The next line indicates the language of the procedure. In this case, I am declaring that the procedure is an RPG program. This helps SQL ensure that any variables are correctly massaged when they are passed to the program being called. You do not have to specify this unless the language of the program is REXX. If it is not specified, SQL will look at the program attributes of the procedure to determine the language it was written in.

The clause NOT DETERMINISTIC is a very important instruction to SQL. This indicates that, if you call the procedure over and over with the same parameters, it will


return different results. If a procedure is declared as DETERMINISTIC, SQL may elect not to execute the procedure in subsequent calls or return results from the previous call if the parameters are exactly the same. It is important that you define a procedure as either deterministic or not deterministic, as this can effect whether or not the procedure program is executed.

The clause NO SQL informs SQL that the procedure does not contain SQL statements. It is not necessary to specify this argument, but it is a good idea to inform SQL if a procedure does not contain SQL statements. This helps SQL determine how to best execute the procedure call. You could also specify that the procedure CONTAINS SQL or that it READS SQL DATA or that it MODIFIES SQL DATA. These arguments place restrictions on the type of SQL statements that can be used in the program being called.

The clause EXTERNAL NAME SQLBOOK.RPGETSEQ tells SQL the name of the external program that it will be calling when this procedure is executed. In this case, I am informing SQL to call the RPGETSEQ program in the library SQLBOOK.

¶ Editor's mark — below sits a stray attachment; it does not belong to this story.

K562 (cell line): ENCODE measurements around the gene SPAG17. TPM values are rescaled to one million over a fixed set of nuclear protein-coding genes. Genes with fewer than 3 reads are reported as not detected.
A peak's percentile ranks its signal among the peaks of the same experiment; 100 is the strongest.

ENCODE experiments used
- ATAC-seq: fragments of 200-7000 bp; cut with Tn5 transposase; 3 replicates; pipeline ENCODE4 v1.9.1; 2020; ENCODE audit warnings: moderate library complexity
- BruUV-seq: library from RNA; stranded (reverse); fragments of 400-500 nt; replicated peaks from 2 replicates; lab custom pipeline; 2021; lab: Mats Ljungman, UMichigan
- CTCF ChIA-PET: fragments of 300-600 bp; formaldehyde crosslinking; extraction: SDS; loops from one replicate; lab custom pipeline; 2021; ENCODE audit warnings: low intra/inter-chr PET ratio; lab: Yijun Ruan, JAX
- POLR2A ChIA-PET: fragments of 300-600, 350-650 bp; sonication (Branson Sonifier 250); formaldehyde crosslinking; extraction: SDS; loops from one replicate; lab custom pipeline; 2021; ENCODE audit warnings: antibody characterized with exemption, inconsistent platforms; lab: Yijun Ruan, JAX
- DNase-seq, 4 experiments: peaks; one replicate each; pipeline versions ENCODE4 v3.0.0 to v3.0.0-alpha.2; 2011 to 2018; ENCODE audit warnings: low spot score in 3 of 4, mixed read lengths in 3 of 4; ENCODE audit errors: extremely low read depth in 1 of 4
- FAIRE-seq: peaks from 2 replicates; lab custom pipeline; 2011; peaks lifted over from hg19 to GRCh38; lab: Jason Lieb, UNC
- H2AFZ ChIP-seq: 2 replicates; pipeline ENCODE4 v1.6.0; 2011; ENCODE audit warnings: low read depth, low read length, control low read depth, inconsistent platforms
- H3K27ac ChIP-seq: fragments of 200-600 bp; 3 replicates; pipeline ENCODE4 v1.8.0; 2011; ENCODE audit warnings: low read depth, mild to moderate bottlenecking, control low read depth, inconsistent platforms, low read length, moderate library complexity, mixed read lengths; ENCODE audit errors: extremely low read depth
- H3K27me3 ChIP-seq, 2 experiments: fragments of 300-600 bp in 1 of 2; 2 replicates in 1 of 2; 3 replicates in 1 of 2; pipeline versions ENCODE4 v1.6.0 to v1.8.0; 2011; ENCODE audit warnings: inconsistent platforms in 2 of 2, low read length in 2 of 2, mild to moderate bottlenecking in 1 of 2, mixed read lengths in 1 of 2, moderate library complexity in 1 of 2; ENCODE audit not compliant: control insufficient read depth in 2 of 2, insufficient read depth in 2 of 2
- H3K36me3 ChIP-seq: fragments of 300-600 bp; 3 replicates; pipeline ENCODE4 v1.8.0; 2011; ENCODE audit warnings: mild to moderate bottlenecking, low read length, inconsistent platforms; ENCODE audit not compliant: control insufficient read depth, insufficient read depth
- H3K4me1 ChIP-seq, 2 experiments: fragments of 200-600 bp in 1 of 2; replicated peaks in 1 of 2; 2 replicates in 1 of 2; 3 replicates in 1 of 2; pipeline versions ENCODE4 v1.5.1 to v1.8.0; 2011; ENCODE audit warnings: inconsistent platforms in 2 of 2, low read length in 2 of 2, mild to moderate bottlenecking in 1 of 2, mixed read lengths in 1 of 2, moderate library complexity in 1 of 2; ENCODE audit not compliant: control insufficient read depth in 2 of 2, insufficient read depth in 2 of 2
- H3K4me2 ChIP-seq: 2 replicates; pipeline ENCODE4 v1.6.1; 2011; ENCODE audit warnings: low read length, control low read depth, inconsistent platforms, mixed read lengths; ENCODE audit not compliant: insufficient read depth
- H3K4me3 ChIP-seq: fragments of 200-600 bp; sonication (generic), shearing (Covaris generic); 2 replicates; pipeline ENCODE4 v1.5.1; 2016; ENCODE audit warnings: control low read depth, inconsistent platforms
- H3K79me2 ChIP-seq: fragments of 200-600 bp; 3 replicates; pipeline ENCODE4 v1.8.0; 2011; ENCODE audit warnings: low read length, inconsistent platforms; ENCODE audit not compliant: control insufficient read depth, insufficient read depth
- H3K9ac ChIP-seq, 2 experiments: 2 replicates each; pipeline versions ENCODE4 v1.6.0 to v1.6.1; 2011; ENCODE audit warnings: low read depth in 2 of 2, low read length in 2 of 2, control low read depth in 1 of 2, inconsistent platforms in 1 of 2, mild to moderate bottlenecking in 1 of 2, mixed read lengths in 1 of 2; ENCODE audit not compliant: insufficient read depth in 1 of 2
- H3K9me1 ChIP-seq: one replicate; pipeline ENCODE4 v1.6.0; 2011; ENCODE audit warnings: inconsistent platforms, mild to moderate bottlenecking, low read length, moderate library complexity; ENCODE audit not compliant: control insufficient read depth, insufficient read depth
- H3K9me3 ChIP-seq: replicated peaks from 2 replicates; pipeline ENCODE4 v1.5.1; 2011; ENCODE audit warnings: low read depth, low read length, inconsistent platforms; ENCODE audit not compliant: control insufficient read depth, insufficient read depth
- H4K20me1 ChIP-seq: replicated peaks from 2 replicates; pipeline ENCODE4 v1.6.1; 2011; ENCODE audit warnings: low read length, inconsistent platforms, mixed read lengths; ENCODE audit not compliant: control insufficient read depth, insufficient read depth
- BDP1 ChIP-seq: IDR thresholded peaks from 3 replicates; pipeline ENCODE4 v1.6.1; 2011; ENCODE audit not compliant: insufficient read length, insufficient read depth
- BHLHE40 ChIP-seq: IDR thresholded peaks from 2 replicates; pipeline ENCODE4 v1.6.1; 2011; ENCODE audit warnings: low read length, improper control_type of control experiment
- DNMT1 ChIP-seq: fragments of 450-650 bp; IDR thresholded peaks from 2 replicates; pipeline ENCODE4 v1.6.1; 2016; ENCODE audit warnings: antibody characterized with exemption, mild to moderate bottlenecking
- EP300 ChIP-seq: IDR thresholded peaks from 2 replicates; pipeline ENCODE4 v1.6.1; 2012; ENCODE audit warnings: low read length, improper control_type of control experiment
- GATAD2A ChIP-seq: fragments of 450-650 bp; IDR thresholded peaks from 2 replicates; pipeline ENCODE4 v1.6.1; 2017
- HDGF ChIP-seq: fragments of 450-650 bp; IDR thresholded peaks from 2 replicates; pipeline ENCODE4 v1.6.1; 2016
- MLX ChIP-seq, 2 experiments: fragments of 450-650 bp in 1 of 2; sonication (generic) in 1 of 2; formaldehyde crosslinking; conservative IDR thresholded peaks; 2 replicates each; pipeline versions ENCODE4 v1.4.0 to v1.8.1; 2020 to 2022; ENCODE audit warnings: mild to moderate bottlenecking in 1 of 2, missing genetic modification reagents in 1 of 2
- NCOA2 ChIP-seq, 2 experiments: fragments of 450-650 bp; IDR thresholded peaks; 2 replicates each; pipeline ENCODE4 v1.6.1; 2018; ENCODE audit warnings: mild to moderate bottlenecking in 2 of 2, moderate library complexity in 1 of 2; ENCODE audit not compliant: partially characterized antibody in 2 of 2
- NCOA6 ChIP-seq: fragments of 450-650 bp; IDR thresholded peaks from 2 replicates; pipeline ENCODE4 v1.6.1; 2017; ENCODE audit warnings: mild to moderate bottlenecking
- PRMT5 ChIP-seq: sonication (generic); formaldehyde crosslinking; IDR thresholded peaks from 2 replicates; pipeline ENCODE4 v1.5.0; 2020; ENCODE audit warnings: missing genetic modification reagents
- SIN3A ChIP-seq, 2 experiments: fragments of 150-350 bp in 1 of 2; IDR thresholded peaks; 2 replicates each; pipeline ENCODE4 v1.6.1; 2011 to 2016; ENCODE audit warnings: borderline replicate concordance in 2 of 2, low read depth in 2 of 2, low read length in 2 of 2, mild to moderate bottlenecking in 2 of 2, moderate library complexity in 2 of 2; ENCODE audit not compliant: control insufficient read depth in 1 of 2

Finally, the clause PARAMETER STYLE GENERAL indicates that the procedure will not accept null values as input parameters. Null-parameter passing requires special handling within the procedure code. The procedure code must accept an additional argument that is not passed from the caller of the procedure but passed via SQL during the invocation of the procedure. This argument is an array of indicator variables that tell SQL whether or not an argument is a null value. Since my RPG program does not need a null value, I can declare the call as PARAMETER STYLE GENERAL and save a few processing steps in the calling of the program.

Calling the Procedure

So far, I have created an RPG program, compiled it, and created a procedure definition. Figure 3 shows a simple VB program that can call the MYPROCTEST procedure. This program uses Active X Data Objects (ADO) and ODBC to connect to the AS/400. Note that it is using an ODBC data source name (DSN) called MC400CA as well as my user ID and password. You will need to create an ODBC data source (done via the Control Panel ODBC icon) and change the user ID and password to your user ID and password for this sample to run. When you create your ODBC data source, be sure to add the SQLBOOK library to your library list or the RPG program will fail. (The library list is controlled in the second panel of the data source setup if you are using the Client Access ODBC driver.) The code will fail because the procedure will not be able to find the SEQCTRL file if the SQLBOOK library is not in the library list. Finally, since ADO is used to talk to the AS/400, it must be referenced in Visual Basic (done via the Tools/References menu).

The first two lines declare ADO connection and command objects. The connection object is used to communicate with your AS/400, and the command object is used to execute SQL statements. The next line uses the Open method of the connection object to open a connection to your AS/400. Next, the command object is associated with the connection object by setting the command object’s ActiveConnection property. Now, the VB environment is ready to execute an SQL statement.

The CommandText property of the command object is set to the SQL statement that you want to run. In this case, I am setting it to “{CALL MYTEST.MYPROCTEST(?,?,?)}”. The braces ({}) tell ADO that it should use the ODBC calling convention when executing this procedure call. It is important that you always do this when calling a procedure via ADO with ODBC; otherwise, ADO will incorrectly retrieve procedure parameter information if you use the parameters refresh method. Even with the braces, ADO will incorrectly identify the decimal columns as character columns, which is why I never use the parameters refresh method and always declare my parameters by hand. For more information about stored-procedure parameter-passing using ADO, see my companion article “Pesky Stored Procedure Pitfalls” on the AS/400 Network Expert Web site (www.midrangecomputing.com/ane).